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The Inverse Power Method
Assume that
A
∈
C
n
×
n
has a
n
linearly independent eigenvectors
v
1
, v
2
, . . . , v
n
, and
associated eigenvalues
λ
1
, λ
2
, . . . , λ
n
, with

λ
1

>

λ
2
 ≥ 
λ
i

, i
= 3
,
4
, . . . , n
. Then (
λ
1
, v
1
)
is a dominant eigenpair of
A
, and for almost all
x
∈
C
n
,
x
k
≡
A
k
x
→
v
1
as
k
→ ∞
.
How fast does such an iteration converge? Write
x
=
n
X
i
=1
c
i
v
i
. Then
A
k
x
λ
k
1
=
c
1
v
1
+
c
2
(
λ
2
λ
1
)
k
v
2
+
n
X
i
=3
c
i
(
λ
i
λ
1
)
k
v
i
(1)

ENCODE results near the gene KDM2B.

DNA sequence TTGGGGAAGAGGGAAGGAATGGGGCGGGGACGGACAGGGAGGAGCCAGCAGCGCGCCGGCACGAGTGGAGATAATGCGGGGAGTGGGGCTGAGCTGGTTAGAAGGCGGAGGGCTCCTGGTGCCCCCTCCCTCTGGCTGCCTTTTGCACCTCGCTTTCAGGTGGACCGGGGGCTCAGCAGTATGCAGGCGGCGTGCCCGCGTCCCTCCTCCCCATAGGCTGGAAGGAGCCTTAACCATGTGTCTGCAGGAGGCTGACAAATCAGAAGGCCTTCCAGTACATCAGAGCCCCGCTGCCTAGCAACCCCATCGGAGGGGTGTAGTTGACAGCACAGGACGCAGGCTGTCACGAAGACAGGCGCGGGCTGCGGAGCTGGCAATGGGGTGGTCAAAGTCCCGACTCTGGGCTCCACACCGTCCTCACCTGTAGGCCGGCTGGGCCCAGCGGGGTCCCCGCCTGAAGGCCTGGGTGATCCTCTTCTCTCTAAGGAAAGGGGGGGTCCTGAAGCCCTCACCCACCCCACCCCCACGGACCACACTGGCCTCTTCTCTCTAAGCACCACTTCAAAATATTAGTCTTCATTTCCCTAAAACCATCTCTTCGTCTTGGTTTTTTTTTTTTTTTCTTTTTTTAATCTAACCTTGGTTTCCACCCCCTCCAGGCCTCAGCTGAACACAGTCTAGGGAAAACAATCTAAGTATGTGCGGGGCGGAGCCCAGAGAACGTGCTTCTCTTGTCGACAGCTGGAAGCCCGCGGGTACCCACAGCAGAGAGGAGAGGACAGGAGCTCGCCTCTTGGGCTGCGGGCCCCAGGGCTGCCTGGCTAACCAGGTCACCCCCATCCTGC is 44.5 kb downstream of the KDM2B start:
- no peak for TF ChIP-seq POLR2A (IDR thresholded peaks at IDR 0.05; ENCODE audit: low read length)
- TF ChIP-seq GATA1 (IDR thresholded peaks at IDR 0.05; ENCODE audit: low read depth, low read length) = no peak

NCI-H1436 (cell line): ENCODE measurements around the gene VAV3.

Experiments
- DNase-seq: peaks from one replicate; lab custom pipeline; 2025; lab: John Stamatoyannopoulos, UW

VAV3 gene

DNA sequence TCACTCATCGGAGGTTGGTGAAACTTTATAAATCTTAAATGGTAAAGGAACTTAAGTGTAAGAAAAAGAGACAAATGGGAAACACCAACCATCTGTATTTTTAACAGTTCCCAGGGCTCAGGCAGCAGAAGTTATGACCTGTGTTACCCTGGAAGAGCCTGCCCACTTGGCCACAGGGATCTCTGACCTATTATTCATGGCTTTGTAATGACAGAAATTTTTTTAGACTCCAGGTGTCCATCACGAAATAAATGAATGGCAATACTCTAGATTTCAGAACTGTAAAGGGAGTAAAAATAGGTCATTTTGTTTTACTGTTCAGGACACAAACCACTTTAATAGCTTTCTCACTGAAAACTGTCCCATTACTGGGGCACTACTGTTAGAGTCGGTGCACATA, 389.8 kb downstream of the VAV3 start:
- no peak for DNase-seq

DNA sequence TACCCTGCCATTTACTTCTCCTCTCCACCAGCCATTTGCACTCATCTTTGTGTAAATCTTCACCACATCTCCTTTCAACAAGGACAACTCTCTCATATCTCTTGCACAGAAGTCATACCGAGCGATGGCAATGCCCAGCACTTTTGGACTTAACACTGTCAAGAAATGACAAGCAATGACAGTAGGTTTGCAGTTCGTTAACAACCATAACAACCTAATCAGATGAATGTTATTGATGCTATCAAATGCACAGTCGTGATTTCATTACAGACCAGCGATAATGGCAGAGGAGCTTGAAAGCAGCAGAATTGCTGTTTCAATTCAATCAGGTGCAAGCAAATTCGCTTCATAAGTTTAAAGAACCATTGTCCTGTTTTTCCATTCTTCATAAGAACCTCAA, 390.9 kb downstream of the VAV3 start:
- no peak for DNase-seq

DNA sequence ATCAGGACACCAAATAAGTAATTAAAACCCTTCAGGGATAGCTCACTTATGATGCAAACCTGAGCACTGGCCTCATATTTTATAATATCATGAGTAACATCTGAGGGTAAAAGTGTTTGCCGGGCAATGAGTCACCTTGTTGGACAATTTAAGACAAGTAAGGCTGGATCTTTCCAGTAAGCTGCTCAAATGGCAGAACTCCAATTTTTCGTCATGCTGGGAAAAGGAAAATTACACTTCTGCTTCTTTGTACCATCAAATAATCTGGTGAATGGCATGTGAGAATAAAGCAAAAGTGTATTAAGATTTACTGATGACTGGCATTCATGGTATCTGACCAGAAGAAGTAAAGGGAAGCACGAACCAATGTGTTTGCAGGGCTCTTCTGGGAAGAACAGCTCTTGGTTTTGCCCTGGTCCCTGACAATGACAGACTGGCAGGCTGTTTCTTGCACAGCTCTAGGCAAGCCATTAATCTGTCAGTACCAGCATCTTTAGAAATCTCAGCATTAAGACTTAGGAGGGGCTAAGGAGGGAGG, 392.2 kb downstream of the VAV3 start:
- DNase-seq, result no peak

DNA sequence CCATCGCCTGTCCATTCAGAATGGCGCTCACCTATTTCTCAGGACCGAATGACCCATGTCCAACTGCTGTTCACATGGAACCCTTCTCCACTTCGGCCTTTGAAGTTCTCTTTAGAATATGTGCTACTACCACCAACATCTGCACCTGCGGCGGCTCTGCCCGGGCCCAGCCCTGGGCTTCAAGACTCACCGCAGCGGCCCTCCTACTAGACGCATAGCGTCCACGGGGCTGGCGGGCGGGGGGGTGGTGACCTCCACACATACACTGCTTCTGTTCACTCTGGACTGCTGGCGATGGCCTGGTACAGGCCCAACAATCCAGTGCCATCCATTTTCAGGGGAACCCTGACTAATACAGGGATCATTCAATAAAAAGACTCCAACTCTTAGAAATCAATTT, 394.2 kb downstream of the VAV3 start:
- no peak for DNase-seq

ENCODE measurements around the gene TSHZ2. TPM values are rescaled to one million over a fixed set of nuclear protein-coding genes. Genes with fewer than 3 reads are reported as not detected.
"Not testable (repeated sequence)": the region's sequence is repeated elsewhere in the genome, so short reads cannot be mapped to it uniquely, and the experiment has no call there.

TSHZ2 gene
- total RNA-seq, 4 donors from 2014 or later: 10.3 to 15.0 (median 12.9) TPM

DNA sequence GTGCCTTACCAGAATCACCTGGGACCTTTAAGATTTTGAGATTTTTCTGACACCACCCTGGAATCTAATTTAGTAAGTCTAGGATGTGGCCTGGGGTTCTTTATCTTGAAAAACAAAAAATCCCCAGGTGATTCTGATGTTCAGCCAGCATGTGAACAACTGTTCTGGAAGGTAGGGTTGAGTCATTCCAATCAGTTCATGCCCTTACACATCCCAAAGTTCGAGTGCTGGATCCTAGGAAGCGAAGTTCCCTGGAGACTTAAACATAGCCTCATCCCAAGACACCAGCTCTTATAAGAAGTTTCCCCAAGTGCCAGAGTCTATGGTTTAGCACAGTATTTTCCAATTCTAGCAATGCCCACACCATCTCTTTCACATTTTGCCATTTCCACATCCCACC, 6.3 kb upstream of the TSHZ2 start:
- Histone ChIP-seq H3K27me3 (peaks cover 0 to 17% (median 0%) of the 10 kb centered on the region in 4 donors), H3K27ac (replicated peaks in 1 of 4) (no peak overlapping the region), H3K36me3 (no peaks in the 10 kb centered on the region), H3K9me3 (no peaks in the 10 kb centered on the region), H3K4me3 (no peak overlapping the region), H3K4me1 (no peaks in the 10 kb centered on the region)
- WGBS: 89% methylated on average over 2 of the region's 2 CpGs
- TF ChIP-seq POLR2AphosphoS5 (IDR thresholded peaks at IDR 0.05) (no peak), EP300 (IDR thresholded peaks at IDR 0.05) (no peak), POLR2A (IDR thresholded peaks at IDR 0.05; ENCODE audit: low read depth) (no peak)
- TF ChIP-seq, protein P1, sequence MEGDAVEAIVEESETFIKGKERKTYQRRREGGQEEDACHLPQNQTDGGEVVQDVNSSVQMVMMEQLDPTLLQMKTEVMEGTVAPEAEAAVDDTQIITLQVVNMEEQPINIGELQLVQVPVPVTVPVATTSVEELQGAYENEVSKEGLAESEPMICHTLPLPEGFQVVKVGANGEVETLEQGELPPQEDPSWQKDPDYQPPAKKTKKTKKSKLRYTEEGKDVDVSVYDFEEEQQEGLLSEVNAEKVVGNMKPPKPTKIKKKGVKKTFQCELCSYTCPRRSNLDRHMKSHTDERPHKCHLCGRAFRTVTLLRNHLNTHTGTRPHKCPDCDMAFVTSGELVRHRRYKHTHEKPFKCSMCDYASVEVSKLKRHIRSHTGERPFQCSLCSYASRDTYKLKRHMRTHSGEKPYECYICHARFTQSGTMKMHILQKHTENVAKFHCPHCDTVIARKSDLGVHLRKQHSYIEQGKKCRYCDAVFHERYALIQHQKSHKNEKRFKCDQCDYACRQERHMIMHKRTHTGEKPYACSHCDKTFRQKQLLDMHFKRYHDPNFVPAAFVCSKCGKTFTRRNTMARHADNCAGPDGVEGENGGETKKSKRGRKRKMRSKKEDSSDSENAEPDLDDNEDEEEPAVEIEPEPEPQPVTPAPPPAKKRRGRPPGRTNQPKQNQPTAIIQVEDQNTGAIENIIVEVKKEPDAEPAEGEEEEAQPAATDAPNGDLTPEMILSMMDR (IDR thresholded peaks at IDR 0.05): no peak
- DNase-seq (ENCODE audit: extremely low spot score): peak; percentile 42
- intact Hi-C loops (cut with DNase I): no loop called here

and it is clear (yes?) that the error gets multiplied by about

λ
2
/λ
1

at each step (we say
that the convergence is linear with asymptotic error constant

λ
2
/λ
1

). So the smaller the
ratio

λ
2
/λ
1

, the better, and if

λ
1
 ≈ 
λ
2

then we expect very slow convergence.
Let
B
∈
C
n
×
n
have eigenvalues
μ
i
labeled so that

μ
i
 ≥ 
μ
i
+1

. The power method
applied
to
B
converges to the dominant eigenvector of
B
(if one exists) with a speed that depends
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This note was uploaded on 12/18/2010 for the course PHYS 5073 taught by Professor Mark during the Fall '10 term at Arkansas.
 Fall '10
 MARK
 Power

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